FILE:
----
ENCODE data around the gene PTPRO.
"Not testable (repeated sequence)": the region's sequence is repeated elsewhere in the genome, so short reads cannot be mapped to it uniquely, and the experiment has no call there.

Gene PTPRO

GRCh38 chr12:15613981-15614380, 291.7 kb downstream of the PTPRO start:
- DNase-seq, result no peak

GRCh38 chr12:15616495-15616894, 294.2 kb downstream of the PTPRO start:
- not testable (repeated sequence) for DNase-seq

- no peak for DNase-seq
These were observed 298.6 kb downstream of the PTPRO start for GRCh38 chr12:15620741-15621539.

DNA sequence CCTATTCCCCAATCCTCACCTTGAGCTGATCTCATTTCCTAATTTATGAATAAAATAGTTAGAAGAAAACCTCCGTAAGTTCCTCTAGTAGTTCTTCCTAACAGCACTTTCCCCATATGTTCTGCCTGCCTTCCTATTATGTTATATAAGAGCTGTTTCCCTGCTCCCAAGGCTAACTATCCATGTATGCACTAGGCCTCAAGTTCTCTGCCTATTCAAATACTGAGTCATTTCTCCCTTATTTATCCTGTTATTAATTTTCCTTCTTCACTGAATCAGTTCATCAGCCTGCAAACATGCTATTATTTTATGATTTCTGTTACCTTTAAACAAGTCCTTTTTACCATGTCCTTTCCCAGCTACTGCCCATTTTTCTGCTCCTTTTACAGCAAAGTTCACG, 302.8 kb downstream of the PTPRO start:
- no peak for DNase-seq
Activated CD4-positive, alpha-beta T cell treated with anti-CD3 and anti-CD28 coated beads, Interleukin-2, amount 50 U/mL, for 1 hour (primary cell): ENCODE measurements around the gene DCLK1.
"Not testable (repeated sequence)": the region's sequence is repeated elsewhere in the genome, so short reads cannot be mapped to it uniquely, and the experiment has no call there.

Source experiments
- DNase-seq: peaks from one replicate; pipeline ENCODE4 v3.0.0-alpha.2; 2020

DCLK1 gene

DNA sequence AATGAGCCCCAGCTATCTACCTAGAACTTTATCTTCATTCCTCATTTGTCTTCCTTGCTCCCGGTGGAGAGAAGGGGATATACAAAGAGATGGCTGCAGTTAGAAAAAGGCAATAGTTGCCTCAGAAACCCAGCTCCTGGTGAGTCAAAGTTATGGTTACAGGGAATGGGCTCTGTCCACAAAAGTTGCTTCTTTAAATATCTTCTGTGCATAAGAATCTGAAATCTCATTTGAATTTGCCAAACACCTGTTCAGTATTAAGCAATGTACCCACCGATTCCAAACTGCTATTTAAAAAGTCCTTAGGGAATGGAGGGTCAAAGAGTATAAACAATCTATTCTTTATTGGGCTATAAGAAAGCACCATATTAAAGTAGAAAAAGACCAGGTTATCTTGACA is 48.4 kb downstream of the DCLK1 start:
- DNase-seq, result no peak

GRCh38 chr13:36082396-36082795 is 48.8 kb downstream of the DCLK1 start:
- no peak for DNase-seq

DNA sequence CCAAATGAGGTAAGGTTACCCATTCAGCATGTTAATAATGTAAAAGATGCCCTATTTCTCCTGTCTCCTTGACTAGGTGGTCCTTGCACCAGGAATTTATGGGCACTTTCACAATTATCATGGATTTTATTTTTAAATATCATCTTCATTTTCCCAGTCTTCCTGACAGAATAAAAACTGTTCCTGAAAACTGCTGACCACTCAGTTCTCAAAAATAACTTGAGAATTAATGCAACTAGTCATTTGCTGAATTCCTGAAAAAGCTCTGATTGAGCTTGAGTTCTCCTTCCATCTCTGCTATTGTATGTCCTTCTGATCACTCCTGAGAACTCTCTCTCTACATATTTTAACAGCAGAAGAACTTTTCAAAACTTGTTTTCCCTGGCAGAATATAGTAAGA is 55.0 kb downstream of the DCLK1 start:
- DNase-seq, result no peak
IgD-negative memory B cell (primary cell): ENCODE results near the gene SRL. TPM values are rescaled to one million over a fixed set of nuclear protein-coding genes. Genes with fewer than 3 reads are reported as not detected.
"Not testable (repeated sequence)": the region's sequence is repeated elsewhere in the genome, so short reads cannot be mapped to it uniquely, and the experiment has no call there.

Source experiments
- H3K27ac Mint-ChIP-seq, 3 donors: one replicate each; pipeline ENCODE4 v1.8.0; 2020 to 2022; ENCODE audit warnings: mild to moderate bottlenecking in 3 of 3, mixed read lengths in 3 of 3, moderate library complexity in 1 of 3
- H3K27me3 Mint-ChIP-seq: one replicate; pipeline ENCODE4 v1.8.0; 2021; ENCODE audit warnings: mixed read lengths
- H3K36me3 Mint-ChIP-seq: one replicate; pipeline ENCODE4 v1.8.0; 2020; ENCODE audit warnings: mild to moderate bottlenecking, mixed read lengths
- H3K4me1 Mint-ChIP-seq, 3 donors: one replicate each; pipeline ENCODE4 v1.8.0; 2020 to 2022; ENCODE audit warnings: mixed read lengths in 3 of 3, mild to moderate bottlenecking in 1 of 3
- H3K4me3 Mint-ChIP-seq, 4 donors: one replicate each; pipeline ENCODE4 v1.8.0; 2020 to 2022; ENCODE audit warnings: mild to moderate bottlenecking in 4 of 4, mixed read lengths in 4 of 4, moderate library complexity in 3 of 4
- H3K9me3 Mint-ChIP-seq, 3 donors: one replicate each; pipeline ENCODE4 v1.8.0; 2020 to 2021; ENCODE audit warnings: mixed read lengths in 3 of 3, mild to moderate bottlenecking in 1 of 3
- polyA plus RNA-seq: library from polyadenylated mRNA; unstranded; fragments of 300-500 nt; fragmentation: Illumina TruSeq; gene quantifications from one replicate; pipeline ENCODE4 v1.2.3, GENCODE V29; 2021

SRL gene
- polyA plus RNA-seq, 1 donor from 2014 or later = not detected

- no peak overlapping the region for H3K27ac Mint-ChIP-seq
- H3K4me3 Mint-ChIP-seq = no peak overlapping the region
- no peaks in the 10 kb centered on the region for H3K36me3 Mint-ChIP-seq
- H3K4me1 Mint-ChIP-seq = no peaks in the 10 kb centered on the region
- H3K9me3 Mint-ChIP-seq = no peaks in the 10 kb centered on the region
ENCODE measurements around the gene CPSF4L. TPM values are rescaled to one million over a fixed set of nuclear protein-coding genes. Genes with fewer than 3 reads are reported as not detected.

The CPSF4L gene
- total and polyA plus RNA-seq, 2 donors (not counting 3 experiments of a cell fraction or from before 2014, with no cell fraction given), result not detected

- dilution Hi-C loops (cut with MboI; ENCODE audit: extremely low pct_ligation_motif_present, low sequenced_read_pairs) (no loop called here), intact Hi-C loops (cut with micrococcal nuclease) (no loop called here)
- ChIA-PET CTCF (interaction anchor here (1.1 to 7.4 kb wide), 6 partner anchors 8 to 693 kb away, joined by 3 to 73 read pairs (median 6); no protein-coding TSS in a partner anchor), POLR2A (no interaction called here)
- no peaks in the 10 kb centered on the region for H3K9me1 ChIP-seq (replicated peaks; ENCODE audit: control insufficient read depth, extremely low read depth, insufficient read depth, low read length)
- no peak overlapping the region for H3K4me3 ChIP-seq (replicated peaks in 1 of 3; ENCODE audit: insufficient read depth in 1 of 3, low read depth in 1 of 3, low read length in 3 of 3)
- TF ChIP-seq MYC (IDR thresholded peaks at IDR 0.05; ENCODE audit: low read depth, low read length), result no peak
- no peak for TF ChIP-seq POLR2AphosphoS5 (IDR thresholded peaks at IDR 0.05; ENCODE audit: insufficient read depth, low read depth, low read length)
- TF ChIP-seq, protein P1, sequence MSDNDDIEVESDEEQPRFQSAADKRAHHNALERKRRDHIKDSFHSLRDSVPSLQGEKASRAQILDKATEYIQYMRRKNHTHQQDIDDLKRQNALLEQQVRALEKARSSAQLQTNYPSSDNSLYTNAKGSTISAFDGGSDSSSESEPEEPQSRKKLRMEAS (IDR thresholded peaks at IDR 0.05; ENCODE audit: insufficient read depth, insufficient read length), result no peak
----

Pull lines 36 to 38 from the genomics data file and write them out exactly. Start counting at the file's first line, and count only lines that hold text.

- H3K4me3 Mint-ChIP-seq = no peak overlapping the region
- no peaks in the 10 kb centered on the region for H3K36me3 Mint-ChIP-seq
- H3K4me1 Mint-ChIP-seq = no peaks in the 10 kb centered on the region